Reference 62 in the evidence review on medications for low back pain is incorrect and should refer to a different trial by the same first author (5).
In the evidence review on medications, we inverted (calculated 1/relative risk) results for "not achieving pain relief" as reported in a Cochrane review (6) in order to report the likelihood of achieving pain relief. This conversion was incorrect because relative risk is not a symmetric statistic. The evidence review (2) will be corrected to state results as originally reported in the Cochrane review: for skeletal muscle relaxants, relative risks for not achieving pain relief 0.80 [CI, 0.71 to 0.89] at 2-4 days and 0.67 [0.13 to 3.44] at 5-7 days and relative risks for not achieving global efficacy 0.49 [CI, 0.25 to 0.95] at 2-4 days and 0.68 [CI, 0.41 to 1.13] at 5-7 days; and for benzodiazepines, relative risks for not achieving pain relief 0.71 [CI, 0.54 to 0.93] and for not achieving global efficacy 0.63 [CI, 0.42 to 0.97] at 8-14 days (6). Similarly, in the evidence review on non-pharmacologic therapies (3), results for a systematic review by Kool et al (7) on exercise therapy should state a relative risk of 0.73 [CI, 0.56 to 0.95] for not returning to work after 1 year . None of these corrections affect conclusions of the evidence reviews or guidelines.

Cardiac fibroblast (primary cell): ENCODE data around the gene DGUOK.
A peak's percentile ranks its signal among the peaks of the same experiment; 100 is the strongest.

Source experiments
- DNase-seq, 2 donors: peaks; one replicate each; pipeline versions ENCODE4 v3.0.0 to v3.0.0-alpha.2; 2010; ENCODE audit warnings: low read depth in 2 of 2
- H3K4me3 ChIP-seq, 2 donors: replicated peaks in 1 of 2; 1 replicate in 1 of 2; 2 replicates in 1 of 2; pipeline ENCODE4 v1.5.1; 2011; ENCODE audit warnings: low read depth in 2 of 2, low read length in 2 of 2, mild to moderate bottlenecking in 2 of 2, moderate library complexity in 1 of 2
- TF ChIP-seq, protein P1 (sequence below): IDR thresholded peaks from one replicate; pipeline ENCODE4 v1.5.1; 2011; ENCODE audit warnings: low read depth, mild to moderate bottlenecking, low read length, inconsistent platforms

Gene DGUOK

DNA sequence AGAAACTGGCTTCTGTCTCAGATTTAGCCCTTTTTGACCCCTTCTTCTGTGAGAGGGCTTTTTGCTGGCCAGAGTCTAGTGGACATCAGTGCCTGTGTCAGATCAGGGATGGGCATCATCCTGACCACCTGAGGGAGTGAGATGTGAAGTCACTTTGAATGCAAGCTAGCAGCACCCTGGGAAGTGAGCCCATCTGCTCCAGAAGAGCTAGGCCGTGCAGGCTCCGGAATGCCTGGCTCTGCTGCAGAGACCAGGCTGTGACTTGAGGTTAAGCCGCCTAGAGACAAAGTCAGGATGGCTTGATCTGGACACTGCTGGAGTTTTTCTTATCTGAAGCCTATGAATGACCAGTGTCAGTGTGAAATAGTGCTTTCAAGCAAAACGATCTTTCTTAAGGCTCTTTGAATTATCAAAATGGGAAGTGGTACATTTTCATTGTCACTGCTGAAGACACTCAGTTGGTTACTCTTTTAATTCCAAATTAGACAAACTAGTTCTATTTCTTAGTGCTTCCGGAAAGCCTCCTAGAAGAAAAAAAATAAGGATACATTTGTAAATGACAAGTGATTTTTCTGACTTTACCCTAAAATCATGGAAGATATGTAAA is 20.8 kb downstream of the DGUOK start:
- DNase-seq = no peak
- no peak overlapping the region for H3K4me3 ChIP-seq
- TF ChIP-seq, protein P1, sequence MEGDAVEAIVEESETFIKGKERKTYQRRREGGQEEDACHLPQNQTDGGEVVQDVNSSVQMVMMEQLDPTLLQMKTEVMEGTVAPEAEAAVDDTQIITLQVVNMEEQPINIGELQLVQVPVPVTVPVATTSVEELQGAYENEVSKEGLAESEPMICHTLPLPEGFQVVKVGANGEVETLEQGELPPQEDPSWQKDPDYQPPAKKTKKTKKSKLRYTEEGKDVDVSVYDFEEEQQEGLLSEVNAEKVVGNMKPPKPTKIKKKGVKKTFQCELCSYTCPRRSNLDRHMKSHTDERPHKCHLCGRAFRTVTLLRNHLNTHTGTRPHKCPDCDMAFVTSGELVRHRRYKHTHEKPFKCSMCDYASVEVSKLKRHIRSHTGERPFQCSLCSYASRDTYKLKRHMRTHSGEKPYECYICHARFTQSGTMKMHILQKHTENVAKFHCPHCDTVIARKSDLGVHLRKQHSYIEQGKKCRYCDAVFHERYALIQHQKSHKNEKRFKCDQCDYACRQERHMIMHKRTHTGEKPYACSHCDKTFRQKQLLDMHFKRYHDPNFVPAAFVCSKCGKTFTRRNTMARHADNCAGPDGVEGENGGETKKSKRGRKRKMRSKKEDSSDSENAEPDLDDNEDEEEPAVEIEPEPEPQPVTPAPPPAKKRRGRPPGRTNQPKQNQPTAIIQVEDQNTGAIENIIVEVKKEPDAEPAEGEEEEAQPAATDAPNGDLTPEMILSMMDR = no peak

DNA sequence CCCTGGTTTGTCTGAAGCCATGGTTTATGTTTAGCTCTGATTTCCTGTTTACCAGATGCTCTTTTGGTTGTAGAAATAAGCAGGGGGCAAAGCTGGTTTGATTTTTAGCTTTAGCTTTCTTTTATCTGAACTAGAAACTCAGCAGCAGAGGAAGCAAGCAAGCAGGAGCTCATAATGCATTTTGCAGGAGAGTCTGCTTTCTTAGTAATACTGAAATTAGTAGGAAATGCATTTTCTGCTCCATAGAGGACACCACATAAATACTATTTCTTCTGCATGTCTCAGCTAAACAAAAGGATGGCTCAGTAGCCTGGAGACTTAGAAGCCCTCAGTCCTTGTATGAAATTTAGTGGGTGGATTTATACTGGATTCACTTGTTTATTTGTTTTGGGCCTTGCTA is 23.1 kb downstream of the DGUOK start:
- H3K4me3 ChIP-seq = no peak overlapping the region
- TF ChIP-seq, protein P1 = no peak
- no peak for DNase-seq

All corrections have been applied to the online version of the articles.
Douglas K. Owens, MD, MS Veterans Affairs Palo Alto Health Care System, Palo Alto, and Stanford University, Stanford, California References
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6. van Tulder MW, Touray T, Furlan AD, Solway S, Bouter LM. Muscle relaxants for non-specific low-back pain Cochrane Database of Systematic Reviews. 2003(4).
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Chou R, Huffman LH. Nonpharmacologic Therapies for Acute and Chronic Low Back Pain: A Review of the Evidence for an American Pain Society/American College of Physicians Clinical Practice Guideline. Ann Intern Med. 2007;147:492–504. doi: 10.7326/0003-4819-147-7-200710020-00007